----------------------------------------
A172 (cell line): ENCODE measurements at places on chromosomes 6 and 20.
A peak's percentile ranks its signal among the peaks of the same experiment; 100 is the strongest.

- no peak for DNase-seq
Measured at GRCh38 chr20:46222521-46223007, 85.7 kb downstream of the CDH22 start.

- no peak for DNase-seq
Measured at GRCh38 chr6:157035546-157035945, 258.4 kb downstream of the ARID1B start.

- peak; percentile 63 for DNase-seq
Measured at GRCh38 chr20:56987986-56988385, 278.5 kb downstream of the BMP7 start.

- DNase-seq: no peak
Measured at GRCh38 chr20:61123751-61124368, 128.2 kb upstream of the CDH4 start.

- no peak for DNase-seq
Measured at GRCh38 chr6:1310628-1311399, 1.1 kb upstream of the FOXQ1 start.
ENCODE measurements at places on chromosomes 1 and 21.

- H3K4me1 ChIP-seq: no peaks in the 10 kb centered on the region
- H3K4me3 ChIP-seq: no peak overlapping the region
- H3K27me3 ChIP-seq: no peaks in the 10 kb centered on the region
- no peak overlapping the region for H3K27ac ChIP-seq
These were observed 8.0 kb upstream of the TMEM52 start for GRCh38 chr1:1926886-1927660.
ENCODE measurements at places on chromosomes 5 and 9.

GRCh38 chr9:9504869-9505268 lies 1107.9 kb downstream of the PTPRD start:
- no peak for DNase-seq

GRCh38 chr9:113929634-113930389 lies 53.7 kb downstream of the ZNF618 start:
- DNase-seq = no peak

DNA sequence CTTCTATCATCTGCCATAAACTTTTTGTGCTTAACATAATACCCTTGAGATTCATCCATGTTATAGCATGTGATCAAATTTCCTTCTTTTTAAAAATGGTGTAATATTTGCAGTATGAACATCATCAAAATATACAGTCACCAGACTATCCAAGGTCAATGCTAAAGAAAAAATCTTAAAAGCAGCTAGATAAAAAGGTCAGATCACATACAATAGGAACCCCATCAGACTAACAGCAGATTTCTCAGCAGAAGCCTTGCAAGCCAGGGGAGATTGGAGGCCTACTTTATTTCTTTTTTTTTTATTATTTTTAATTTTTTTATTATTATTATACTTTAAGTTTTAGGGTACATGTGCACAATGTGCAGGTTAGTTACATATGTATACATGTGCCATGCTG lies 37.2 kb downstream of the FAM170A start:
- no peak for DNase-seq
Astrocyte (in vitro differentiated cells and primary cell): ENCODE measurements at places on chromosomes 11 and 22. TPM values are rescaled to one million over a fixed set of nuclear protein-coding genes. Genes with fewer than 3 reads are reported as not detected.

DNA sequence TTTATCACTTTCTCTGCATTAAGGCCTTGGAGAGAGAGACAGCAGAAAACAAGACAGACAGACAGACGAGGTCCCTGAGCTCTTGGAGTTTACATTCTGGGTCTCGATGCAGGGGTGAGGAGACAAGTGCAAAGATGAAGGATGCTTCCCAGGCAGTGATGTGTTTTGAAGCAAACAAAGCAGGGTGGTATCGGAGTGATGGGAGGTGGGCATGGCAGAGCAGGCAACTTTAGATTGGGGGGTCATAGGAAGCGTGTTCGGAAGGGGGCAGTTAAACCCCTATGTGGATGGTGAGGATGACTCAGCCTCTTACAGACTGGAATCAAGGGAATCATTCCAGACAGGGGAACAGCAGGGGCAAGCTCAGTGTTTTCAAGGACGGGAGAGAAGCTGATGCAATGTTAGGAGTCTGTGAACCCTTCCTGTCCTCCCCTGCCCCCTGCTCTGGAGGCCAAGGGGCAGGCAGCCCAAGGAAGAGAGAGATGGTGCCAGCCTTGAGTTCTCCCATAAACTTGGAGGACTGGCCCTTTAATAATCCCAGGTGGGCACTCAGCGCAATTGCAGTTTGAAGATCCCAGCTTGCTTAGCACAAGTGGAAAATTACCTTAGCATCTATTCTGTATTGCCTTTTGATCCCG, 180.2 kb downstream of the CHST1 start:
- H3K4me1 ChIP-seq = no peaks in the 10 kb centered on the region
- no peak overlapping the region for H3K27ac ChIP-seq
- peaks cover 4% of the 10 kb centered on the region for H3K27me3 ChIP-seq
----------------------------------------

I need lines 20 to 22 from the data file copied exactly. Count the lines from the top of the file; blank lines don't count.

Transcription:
GRCh38 chr9:9504869-9505268 lies 1107.9 kb downstream of the PTPRD start:
- no peak for DNase-seq

GRCh38 chr9:113929634-113930389 lies 53.7 kb downstream of the ZNF618 start: